2. Your response to a security breach can be just as important as prevention.

When it comes to cybercrime, authorities are generally looking for the prevention basics:

  • Regularly updating passwords
  • Updating virus and malware protection on devices
  • Requiring Wi-Fi sign-in or password credentials
  • Following other common-sense approaches to security

However, when your organization moves from a prevention practice to a proactive response because of a serious data breach, your next steps are crucial from a lawsuit and liability perspective. Having an insurance company that provides coverage and case management breach services is essential to fulfilling each state’s cybersecurity law(s).

3. Take time to evaluate cyber liability protection insurance needs.

Consider adding cyber liability coverage if any of the following apply to your ministry:

  • You digitally store PII, including names, addresses and donation records.
  • You have a website and social media presence where you post photos, broadcast services or share prayer requests.
  • You collect and digitally store health information for participants of the church or ministry-related activities.
  • You send and receive emails.
  • You collect money or retain copies of deposited personal checks digitally.
4. Ask these 10 questions when choosing cyber liability coverage.

These questions will help you shop for church cyber liability insurance:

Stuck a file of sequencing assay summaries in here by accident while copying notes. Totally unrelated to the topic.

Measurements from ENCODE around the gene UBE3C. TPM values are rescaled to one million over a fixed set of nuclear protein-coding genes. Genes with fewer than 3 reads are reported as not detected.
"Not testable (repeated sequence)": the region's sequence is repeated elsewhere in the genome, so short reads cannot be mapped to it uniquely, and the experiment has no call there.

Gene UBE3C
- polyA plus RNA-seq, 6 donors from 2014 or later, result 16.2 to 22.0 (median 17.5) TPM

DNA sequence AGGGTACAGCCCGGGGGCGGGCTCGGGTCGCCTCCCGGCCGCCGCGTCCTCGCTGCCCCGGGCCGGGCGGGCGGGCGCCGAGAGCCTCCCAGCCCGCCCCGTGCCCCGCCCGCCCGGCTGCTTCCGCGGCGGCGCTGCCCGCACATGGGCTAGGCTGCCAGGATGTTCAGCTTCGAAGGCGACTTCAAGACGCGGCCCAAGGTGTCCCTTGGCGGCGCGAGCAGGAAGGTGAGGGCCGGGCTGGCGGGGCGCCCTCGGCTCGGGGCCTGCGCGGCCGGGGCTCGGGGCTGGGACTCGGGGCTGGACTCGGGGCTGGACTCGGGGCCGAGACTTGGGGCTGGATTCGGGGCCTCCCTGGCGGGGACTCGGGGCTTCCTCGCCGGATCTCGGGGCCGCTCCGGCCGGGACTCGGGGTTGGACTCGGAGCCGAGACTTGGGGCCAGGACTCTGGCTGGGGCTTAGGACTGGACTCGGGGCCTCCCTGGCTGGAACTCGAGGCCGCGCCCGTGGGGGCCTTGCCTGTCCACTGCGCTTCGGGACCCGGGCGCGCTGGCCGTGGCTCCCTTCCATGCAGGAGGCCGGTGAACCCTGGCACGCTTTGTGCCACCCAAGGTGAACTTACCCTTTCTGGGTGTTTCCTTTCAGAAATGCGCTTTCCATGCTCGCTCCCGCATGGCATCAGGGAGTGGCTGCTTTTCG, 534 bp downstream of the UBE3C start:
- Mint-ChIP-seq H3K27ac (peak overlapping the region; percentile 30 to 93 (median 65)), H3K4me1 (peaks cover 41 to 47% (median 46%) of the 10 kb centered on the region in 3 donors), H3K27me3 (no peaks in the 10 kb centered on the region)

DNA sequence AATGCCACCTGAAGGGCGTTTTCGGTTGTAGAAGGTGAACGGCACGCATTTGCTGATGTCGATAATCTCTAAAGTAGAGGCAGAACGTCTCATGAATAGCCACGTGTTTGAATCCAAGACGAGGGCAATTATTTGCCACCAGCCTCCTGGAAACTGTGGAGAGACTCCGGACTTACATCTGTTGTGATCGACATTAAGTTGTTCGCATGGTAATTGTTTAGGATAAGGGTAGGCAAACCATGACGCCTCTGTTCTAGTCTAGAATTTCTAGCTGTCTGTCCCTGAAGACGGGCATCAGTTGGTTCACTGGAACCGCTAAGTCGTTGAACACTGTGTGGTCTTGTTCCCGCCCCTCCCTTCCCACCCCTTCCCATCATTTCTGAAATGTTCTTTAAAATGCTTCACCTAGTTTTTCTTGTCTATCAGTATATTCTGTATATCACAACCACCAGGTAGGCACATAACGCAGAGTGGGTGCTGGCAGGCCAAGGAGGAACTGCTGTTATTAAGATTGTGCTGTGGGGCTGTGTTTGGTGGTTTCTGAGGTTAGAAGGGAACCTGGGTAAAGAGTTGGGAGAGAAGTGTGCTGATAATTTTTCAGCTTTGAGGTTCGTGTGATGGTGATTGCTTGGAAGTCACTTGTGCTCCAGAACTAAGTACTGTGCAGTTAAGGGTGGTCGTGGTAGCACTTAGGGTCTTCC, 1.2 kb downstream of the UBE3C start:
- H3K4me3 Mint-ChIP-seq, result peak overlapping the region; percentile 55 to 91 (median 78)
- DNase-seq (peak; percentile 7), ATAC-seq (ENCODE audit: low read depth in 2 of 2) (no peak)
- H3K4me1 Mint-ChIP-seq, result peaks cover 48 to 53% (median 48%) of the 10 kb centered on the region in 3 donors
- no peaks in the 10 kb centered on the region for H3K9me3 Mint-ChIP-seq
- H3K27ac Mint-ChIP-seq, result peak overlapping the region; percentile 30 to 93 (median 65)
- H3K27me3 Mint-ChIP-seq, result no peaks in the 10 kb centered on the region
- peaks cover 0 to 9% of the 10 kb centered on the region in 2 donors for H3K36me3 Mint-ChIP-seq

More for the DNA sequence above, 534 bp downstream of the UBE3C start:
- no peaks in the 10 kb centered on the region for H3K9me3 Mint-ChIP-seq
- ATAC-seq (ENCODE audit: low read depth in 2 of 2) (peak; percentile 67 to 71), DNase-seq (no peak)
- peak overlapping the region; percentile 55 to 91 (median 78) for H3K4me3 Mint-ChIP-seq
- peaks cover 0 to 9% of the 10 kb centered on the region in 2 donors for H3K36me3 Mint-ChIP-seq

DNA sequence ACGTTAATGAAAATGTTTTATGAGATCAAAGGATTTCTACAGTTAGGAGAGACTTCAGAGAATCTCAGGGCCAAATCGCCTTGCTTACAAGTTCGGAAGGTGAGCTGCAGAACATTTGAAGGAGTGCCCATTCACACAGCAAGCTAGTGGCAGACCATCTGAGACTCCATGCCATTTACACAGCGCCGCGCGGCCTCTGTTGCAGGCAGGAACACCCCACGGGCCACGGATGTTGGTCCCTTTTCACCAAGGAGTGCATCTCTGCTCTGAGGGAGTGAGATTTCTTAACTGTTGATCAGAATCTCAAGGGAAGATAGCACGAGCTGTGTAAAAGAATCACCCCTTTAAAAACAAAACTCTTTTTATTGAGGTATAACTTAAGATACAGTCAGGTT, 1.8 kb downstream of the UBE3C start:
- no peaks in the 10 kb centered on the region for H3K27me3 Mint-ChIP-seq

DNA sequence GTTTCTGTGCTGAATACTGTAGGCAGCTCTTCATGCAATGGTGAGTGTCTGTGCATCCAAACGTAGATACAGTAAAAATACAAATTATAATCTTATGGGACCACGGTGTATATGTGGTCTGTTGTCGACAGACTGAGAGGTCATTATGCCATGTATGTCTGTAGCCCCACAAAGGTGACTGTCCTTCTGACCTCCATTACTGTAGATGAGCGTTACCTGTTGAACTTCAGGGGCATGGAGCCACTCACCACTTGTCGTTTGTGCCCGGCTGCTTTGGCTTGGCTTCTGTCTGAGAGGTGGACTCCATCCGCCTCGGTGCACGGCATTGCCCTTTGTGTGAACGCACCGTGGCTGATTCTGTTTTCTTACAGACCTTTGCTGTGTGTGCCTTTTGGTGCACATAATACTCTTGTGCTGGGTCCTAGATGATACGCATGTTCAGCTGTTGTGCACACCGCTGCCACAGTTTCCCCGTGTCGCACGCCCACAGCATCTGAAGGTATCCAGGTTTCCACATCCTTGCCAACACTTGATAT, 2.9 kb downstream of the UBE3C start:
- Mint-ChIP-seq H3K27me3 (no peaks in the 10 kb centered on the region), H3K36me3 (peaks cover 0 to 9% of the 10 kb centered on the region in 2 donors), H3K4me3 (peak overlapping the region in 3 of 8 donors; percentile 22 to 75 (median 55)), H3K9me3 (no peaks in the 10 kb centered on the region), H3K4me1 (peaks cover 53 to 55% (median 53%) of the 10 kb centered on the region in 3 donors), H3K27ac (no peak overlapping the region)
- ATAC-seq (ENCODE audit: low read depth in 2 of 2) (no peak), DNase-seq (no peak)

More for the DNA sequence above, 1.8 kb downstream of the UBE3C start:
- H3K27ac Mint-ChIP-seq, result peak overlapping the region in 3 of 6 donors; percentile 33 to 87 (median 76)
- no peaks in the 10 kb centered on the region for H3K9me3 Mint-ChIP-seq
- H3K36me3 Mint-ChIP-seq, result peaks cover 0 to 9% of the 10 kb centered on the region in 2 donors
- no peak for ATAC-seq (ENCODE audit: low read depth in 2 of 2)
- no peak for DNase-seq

1. Is it affordable?
  2. Does it cover lawsuits against your ministry for computer use, such as web postings, copyright infringement or unintentional transmission of viruses and malware?
  3. Does it cover damages by unauthorized electronic funds transfers (EFTs)?
  4. Does it include coverage for emotional injury connected to electronic (computer) privacy violations?
  5. Does it cover case management to rectify a data breach?
  6. Does it cover costs incurred in response to electronic discovery requests?
  7. Does it cover costs incurred with a response to subpoenas, regulatory actions and injunctions resulting from computer use, e-commerce or data breach errors?
  8. Does it include coverage for fines, penalties and/or punitive damages (if permitted by law)? If so, what are the limits?
  9. Does it include coverage for ransomware attacks and other coercive online fraud schemes?
  10. Does it include coverage to rebuild your computer data and media in the case of a virus or hack and replace the computer hardware if the virus or hack causes it to be destroyed?
You’re Not Alone in Risk Management

GuideStone is here to help in ministry-focused risk management so you can focus on the Lord’s calling in your life. For more information, contact us at or (214) 720-2868, Monday through Thursday, from 7 a.m. to 4:30 p.m. CT and Friday, from 7 a.m. to 4 p.m. CT.

This article is for informational purposes only. It is not intended to be construed as legal advice. Readers should use this article as a tool, along with best judgment and any terms or conditions that apply, to determine appropriate policies and procedures for your church's risk management program.